Apple Inc. (NASDAQ:AAPL) is the world’s largest technology company, and it once was one of the best growth stocks on the market. It has shifted gears, though, and now Apple stock is one of the more promising dividend growth plays on the market.
AAPL paid its first dividend — at least since 1995 — on Aug. 16, 2012. It paid investors 38.9 cents per share on a split-adjusted basis.
The payout has been hiked four times since, and currently sits at 57 cents per share. That’s a compound annual growth rate of 10%, with 2017’s dividend increase expected to be similar. After all, AAPL stock only has a payout ratio of 27% of its trailing earnings and a 1.6% yield.
When you look at shareholder yield — dividends plus buybacks — Apple’s record is even more impressive. The company spent $12.2 billion on dividends and a whopping $29.2 billion on share repurchases in 2016. That works out to a shareholder yield of 5.6%.
AAPL is returning capital at a blistering pace.
However, while most shareholders are ecstatic with the dividend on Apple stock, allow me to present an alternate argument:
Apple should cut its payout … and maybe even eliminate it altogether.
Apple, Meet Alphabet
Let’s take a minute to compare Apple to one of its peers, Alphabet Inc (NASDAQ:GOOGL).
Alphabet’s dividend policy is pretty clear. It said in its 2016 10-K filing, “We have never declared or paid any cash dividend on our common or capital stock. We intend to retain any future earnings and do not expect to pay any cash dividends in the foreseeable future.”
Alphabet can easily afford a dividend, too. It made $19.5 billion in 2016, or $28.32 per share.
The reasoning behind this is simple. Alphabet is aggressively investing in the kinds of projects that can really boost its top line. It has been working on a self-driving car since 2009. It invested more than $6 billion on Google Fiber. Alphabet also teamed up with Fidelity to invest $1 billion in SpaceX.
In total, Alphabet spent $13.9 billion on research and development in 2016, as well as $10.2 billion on capital expenditures.
Apple is still investing in the future, but not as aggressively as Alphabet. AAPL spent $10 billion on research and development and $13.5 billion on capital expenditures in 2016, despite making a net profit of $45.7 billion.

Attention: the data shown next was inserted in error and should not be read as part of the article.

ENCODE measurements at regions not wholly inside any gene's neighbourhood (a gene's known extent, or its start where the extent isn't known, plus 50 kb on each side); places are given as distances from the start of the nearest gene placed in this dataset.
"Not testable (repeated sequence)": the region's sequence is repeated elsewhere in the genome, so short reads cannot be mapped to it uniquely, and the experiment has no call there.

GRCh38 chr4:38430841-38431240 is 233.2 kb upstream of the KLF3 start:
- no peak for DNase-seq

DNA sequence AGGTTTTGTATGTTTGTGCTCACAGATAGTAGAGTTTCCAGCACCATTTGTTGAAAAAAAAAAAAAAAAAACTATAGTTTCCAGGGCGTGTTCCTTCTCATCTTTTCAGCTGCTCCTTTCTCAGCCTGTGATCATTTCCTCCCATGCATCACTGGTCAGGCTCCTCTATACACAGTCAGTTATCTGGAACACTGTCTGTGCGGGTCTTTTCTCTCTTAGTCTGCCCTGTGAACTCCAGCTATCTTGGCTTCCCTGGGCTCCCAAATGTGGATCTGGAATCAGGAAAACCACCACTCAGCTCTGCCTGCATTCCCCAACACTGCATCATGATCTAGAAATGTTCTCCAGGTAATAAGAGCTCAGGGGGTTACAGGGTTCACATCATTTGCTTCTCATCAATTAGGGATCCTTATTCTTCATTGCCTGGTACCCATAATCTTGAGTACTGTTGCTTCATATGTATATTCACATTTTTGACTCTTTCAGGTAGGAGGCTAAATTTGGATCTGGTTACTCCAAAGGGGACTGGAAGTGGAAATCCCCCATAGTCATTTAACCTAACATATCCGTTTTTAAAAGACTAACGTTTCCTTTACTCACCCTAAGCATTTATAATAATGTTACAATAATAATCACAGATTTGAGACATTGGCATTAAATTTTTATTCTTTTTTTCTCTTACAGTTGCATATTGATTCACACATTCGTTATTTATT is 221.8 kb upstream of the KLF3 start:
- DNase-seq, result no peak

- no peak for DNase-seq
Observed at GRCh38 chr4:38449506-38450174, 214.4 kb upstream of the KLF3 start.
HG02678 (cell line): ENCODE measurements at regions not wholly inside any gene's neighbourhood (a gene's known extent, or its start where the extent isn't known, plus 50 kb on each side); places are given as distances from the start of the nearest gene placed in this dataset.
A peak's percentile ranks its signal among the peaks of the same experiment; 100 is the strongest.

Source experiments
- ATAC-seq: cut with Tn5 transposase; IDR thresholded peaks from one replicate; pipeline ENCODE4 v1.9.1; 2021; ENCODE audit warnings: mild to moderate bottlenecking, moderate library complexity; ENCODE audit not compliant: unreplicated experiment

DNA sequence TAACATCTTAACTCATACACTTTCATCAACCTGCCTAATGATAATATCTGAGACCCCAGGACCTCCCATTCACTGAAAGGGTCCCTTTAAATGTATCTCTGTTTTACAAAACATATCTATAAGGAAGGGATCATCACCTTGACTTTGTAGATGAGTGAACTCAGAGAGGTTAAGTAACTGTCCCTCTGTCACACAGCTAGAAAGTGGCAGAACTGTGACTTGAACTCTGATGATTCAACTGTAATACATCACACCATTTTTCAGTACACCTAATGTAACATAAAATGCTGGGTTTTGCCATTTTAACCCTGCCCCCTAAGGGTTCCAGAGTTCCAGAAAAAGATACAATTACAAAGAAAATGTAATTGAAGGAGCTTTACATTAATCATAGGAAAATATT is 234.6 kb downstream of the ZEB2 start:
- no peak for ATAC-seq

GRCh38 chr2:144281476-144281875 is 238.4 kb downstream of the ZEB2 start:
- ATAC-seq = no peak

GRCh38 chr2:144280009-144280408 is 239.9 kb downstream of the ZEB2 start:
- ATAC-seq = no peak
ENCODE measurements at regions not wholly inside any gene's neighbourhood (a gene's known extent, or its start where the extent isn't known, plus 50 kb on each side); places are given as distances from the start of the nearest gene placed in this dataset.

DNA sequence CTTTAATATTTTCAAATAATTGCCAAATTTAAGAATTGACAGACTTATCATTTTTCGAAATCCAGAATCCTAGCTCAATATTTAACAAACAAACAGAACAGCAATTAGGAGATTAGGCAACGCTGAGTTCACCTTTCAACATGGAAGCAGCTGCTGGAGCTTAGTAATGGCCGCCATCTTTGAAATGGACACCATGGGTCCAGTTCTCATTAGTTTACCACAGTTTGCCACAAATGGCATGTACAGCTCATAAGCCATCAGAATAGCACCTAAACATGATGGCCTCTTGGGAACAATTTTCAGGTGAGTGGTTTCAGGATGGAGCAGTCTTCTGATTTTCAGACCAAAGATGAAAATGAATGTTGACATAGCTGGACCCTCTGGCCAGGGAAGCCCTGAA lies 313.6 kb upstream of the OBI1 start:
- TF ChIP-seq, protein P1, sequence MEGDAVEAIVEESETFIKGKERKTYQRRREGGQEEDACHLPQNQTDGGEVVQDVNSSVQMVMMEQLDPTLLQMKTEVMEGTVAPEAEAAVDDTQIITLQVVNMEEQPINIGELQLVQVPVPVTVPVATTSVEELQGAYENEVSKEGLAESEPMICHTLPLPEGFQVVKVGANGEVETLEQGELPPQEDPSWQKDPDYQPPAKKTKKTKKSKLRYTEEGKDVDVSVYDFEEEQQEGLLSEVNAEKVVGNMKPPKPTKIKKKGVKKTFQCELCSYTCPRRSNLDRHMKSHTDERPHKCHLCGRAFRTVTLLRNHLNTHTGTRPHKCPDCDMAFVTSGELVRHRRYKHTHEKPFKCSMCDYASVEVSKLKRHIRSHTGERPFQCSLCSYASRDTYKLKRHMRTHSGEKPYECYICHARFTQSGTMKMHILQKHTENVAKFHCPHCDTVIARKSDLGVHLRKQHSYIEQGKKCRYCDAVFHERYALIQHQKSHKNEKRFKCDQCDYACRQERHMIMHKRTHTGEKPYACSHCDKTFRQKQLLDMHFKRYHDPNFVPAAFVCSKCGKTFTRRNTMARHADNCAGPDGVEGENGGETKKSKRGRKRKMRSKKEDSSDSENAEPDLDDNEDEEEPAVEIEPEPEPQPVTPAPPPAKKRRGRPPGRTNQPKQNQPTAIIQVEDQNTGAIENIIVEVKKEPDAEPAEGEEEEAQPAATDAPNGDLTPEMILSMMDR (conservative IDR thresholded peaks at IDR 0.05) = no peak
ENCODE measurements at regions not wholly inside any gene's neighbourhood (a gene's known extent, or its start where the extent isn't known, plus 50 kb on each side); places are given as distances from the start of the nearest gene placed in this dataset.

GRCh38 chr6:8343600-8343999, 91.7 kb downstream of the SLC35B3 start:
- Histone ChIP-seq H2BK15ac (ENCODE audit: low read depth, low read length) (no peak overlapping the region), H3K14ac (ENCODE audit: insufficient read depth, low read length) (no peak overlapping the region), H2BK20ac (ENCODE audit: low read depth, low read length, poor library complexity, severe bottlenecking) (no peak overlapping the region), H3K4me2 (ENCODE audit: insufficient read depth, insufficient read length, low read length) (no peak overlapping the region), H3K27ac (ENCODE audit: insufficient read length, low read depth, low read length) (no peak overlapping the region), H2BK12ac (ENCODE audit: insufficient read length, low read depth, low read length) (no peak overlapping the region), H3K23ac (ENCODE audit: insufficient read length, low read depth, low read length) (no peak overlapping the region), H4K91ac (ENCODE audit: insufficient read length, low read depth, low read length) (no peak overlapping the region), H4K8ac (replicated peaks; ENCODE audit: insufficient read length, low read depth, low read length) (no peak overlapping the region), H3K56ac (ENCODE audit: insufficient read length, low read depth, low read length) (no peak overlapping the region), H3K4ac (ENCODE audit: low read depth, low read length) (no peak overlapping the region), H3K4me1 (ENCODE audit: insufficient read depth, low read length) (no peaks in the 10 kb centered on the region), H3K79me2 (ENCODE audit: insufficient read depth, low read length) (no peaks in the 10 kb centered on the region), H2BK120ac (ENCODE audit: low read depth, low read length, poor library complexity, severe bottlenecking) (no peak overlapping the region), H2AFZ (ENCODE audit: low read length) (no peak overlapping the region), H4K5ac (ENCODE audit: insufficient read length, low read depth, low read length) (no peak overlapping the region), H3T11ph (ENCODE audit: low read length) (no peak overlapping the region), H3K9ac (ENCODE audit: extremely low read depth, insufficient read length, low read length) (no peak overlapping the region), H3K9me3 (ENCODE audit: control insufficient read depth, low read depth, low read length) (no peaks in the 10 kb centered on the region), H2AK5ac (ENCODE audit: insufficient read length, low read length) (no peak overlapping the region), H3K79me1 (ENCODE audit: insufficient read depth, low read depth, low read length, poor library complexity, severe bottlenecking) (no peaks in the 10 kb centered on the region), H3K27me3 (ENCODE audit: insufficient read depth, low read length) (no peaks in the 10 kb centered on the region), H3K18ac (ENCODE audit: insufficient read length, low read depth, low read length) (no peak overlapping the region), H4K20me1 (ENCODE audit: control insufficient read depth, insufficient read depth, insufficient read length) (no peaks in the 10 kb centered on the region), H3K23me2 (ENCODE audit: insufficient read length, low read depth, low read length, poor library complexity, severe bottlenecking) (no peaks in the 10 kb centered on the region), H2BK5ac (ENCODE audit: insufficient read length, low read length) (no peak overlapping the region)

In other words, Alphabet reinvested $24.1 billion back into its business in 2016 while earning $19.5 billion. Apple reinvested $23.5 billion while earning $45.7 billion. AAPL barely reinvested half of its earnings back into its business.
AAPL Needs to Make Some Acquisitions
Apple does have some exciting plans. One of the tech world’s worst-kept secrets is Apple’s plans to somehow be a part of the car of the future. It has also been working in the virtual reality space, and many expect big improvements to Apple TV. These investments are great. But I don’t think they’ll be enough to usher in a new era of growth.
It’s time for Apple to go shopping.
Apple could easily take the $41 billion it gave back to shareholders in 2016 and use it to make a huge splash.
Say Apple agreed to buy Netflix, Inc. (NASDAQ:NFLX) at a 50% premium to today’s price — so, roughly $91 billion. AAPL could pay off the deal in just a few years from its existing cash flow alone, and would own a company that has doubled revenues in the last three years.
Apple’s main growth driver today is service revenue. In its most recent quarter, AAPL grew its top line 3% on a quarter-over-quarter basis. It grew services revenue by 18%. Acquiring Netflix would would not only supercharge that division, it would give Apple access to Netflix’s whole library of content.
The Bottom Line on Apple Stock
There’s a reason why AAPL trades at the same multiple as the rest of the market. Investors assume — rightfully so — that it is a mature company with no immediate growth prospects. If Apple slashed its dividend and announced it was using that money for acquisitions, investors would sit up and take notice.
There’s no guarantee such sentiment would send Apple stock soaring right away. In fact, it’d be easy to see the market taking the short-term view that something is amiss, and selling AAPL as a result.
But if executed right, such a strategy would make Apple shareholders richer in the long run.